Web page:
As we sat in the dimly lit room, eyes fixated on the screen, smiles filled our faces.  This baby is perfect in everyway.  We heard the heart beat, saw the profile and laughed as he/she wiggled and waved.

This appointment was one of the hi-lights of my week.  I’ve soaked in the shared joy of this precious life and thought a lot about broken dreams.  My friend has persevered through devastating loss over and over again.  Her heart has continued to believe the gentle whispers of Jesus and the promise of life over her family.  She walks toward life even when circumstances looked like death.  She refused to give up and now she is entering into the beauty of this dream and inching closer to the day when she will hold this perfect one in her arms.

She is a death-defying dreamer.

I’ve felt God unfolding this phrase in my heart; encouraging me as I move through this holiday season filled with a mix of emotions.  I want to be a death-defying dreamer too.  God has spoken promises over my life and I long to hold them.

We all have dreams that seem to die before their time, places where we’ve reached for something that never did find it’s way into our grasp.  In those moments it’s hard to keep reaching, especially when disappointment and discouragement come more frequently than fulfilled longings.  I speak to my soul—Don’t give up, don’t stop dreaming, keep pushing forward, keep reaching.  Don’t loose heart.

What is waiting on the other side of those dreams is breath taking and I want to find it.  I inhale deeply, lift my head and align my vision with the one who continues to light the fire of inspiration inside me.

Lost & Found

In honor of Pregnancy & Infant Loss Remembrance Day~

On Nov. 14, 1997, I gave birth to my first child, a daughter we named Elise.  It was not an easy pregnancy or delivery.  The days following were the hardest I knew, at that point of my young 19 years.  Elise was born at just 26 weeks of pregnancy and passed quickly from our arms to the embrace of heaven.   The amount of time I spent with her was not enough.  I felt utterly lost—robbed of the life our family was supposed to enjoy together.  There was no way to realign my expectations with this reality.

A journey of deep healing forced itself upon me, I didn’t have a choice.  I had to trudge through the valley and keep going if I were ever going to make it out alive.  Most days I felt saturated by the raw rains of fall.  The façade around me was barren, echoing the climate of my heart.  Colorful leaves now gone from the trees, their branches hung naked.  It was the emptiness I felt inside.  Nature understood me.  It grieved with me and cried out on my behalf.  Winter’s ache came next, cold and stiff.  I struggled to warm myself against it.  Somewhere along this season’s journey I found the healing God offered.  He was with me all those days when I mistakenly thought I was alone.  He whispered love as leaves fell over me; he soothed the sorrow of my soul while cloaking me in gray.  He covered me, sheltering me in a safe place where I yielded to the sorrow.  As I waited in the stillness comfort came and he did that which only he can do—forging wholeness from the broken pieces of my heart while I was unaware.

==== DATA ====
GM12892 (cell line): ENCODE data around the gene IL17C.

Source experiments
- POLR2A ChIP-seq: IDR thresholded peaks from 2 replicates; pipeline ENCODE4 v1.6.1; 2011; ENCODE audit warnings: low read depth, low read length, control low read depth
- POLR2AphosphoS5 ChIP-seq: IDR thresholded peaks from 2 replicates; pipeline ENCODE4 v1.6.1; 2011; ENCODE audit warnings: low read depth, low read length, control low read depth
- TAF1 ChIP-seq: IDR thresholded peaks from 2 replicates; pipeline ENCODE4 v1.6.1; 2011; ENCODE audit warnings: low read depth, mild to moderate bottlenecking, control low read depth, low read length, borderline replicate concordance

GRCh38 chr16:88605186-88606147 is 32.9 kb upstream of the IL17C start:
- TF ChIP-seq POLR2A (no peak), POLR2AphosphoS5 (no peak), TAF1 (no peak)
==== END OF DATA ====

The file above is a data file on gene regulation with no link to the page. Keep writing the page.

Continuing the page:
I learned to love Jesus in new ways that year, as I found myself diligently looking for evidence of his closeness.  I breathed differently, aware that I inhaled his very presence.  He would never leave me, which meant he was always with me.  I asked him to show me how to see my life differently.  I wanted to look through his eyes of promise.  Without his lens I’d never find the beauty in this life.

My circumstances didn’t change as winter moved to spring.  My heart still ached for Elise and longed for the day Charlie and I would discover a new life growing inside my empty womb.  But in the midst of this sorrow I found an answer deeper than those things for which I grieved and the questions which resounded.  I found a love that ran deeper than my loss.  I found the arms of Christ encircling me, and felt his endless devotion like I had never known before.  I discovered that he IS enough.

It wasn’t that this discovery made life easier, but it settled me.